Inside Östasiatiska: Museum of Far Eastern Antiquities
Holly Eells explores vibrant Östasiatiska which showcases Asian cultures, displays interesting exhibitions and runs creative programs for adults and children alike.
I have always been fascinated by Far Eastern culture – from traditions of art and paintings to ceramics and other decorative visuals. Over the years, this has inspired me to collect various pieces of Japanese pottery as well as Korean drawings.
So, I was very excited to visit Östasiatiska: The Museum of Far Eastern Antiquities because very few museums in Europe can match their wide-range of rare collections. Here, you can discover over 5,000 years of Chinese history all under one roof.
Located on the beautiful island of Skeppsholmen right in the heart of Stockholm, The Museum of Far Eastern Antiquities overlooks Stockholm Harbor and the Royal Palace. It is part of the four museums of World Culture in Sweden, with fellow museums Moderna Museet and ArkDes as neighbours.
The Museum of Far Eastern Antiquities is housed in a renovated Navy supply store dating from the 18TH century. It was founded in 1926 and boasts fascinating history representing millennia of human ingenuity.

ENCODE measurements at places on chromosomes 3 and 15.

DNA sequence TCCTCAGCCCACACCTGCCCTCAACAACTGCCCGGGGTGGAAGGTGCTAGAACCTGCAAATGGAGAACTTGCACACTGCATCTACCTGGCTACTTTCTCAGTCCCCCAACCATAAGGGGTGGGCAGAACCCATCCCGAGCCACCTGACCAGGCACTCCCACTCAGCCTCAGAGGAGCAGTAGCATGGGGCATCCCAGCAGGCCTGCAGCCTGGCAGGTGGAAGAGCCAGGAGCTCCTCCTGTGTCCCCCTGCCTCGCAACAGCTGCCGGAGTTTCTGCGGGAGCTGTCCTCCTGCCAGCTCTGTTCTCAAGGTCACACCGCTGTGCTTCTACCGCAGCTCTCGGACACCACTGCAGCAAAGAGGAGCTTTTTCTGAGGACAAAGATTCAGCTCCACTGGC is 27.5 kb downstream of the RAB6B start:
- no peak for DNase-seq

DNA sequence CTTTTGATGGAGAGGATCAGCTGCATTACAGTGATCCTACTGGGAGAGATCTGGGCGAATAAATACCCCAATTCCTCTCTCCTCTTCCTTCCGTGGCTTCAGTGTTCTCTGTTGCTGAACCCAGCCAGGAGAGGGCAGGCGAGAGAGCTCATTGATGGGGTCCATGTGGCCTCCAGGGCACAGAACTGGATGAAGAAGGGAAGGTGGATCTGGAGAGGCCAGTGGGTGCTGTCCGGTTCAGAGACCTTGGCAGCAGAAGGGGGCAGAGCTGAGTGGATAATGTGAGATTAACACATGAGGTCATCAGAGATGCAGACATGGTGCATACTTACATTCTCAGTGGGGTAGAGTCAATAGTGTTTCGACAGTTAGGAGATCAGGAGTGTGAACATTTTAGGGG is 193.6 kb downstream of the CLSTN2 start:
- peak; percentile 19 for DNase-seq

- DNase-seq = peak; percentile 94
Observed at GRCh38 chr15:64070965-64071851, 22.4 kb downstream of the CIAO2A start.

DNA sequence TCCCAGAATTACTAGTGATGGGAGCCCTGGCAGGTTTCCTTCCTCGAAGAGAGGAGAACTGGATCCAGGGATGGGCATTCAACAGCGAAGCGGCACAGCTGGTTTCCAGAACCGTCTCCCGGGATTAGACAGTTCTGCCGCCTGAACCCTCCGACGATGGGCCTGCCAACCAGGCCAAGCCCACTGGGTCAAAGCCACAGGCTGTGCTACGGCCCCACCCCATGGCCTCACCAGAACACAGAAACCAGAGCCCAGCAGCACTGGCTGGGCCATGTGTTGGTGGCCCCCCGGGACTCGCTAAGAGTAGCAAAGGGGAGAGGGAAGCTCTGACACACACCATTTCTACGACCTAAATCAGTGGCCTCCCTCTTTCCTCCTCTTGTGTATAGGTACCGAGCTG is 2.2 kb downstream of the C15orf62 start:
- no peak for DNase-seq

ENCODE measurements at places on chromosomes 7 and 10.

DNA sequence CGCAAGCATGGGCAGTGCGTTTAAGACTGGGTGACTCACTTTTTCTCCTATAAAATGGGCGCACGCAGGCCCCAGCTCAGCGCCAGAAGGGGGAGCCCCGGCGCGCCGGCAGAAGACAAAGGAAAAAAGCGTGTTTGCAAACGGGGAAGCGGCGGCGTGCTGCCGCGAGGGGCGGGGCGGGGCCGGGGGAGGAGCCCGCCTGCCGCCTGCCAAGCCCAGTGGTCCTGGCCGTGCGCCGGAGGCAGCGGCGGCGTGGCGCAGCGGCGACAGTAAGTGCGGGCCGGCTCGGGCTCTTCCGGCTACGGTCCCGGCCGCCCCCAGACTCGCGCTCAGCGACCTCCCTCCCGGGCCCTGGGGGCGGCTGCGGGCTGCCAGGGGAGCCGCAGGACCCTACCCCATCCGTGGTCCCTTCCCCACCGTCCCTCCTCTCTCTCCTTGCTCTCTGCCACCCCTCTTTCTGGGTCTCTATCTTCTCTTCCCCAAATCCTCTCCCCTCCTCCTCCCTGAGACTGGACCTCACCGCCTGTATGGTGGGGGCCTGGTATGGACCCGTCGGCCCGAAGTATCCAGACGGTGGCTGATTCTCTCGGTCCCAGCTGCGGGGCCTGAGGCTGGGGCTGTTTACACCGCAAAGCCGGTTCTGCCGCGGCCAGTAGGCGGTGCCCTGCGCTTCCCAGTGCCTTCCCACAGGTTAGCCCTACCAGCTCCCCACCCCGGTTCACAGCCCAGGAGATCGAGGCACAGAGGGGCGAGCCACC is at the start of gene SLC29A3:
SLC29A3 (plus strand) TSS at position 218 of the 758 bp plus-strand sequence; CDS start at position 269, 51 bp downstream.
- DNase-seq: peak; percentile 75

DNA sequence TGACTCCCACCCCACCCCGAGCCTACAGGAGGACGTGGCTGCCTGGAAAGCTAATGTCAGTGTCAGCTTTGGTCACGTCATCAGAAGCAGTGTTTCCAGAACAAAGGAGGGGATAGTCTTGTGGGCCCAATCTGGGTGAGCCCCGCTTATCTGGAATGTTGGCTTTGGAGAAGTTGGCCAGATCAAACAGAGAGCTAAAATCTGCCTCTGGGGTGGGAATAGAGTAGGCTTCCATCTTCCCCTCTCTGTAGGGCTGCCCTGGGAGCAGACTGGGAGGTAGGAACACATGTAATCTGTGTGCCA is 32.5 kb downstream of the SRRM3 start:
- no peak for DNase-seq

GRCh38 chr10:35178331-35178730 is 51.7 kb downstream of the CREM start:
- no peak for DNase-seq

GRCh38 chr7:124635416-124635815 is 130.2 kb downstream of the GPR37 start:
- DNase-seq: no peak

According to the Museum:
The collections derive from archaeological fieldwork carried out in the central and northwestern regions of China by the Swedish researcher Johan Gunnar Andersson.
The fieldwork was carried out during the period 1921 – 1926 in collaboration with Johan Gunnar Andersson’s Chinese colleagues such as Yuan Fuli (P. L. Yuan) and the Swedish Crown Prince, later King Gustav VI Adolf and Crown Princess.’
Since its opening, the Museum has offered free admission, and has developed and survived through donations and acquisitions.
Despite its small size, the Museum preserves more than 100,000 objects. Its rich collections are mesmerizing and consist primarily of archaeological material and historical art from China, Japan, Korea and South Asia.
The Museum has extensive permanent exhibitions and collections, including China’s History of Books, The Library, the South Asian Gallery and “China before China” which will walk you through 6,000 years of China’s intriguing history. The Korean Collection is also worth a look with roughly 700 objects dating from the 4th century (i.e. the Three Kingdoms Era) till the late 19th and early 20th centuries.
However, The Japanese Collection dominated my attention because of its specific cultural, historical and archaeological objects from the Edo Period (1615-1868) and the 19th century, which is of great interest to me personally. Nearly a third of the objects shown are weapons such as sword hand guards called Tsuba – very impressive. As a frequent tea drinker, it was fascinating to learn about The Tea Ceremony – from ceremonial preparation to the presentation of matcha.
After exploring the Museum’s beautiful historical objects, I recommend visiting the gift shop where you can find carefully selected objects mainly from Japan and China.
Word of warning- it is hard to resist!
The museum also hosts a Dragon Family Studio (a family room dedicated to creativity and discovery) and school guided programs. www.varldskulturmuseerna.se